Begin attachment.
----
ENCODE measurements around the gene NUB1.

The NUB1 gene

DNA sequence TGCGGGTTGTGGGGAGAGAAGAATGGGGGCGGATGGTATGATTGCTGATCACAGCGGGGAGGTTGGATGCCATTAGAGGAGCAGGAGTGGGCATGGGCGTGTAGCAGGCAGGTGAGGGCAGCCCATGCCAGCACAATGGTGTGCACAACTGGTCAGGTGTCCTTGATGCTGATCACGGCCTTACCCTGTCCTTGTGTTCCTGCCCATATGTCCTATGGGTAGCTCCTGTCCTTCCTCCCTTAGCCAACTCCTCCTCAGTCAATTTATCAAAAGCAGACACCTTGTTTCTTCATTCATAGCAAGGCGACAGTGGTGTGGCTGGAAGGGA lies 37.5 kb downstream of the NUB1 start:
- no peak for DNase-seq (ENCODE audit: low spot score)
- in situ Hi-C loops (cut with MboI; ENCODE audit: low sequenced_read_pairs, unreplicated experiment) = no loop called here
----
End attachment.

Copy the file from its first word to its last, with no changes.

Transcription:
ENCODE measurements around the gene NUB1.

The NUB1 gene

DNA sequence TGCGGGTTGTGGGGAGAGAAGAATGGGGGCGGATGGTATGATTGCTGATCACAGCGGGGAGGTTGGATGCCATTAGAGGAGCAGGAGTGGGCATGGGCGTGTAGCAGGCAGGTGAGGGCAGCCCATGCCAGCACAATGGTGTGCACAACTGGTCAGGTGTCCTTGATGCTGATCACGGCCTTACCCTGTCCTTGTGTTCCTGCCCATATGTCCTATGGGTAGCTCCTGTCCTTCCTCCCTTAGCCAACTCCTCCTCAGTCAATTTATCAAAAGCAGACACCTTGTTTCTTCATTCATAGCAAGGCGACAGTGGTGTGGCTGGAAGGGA lies 37.5 kb downstream of the NUB1 start:
- no peak for DNase-seq (ENCODE audit: low spot score)
- in situ Hi-C loops (cut with MboI; ENCODE audit: low sequenced_read_pairs, unreplicated experiment) = no loop called here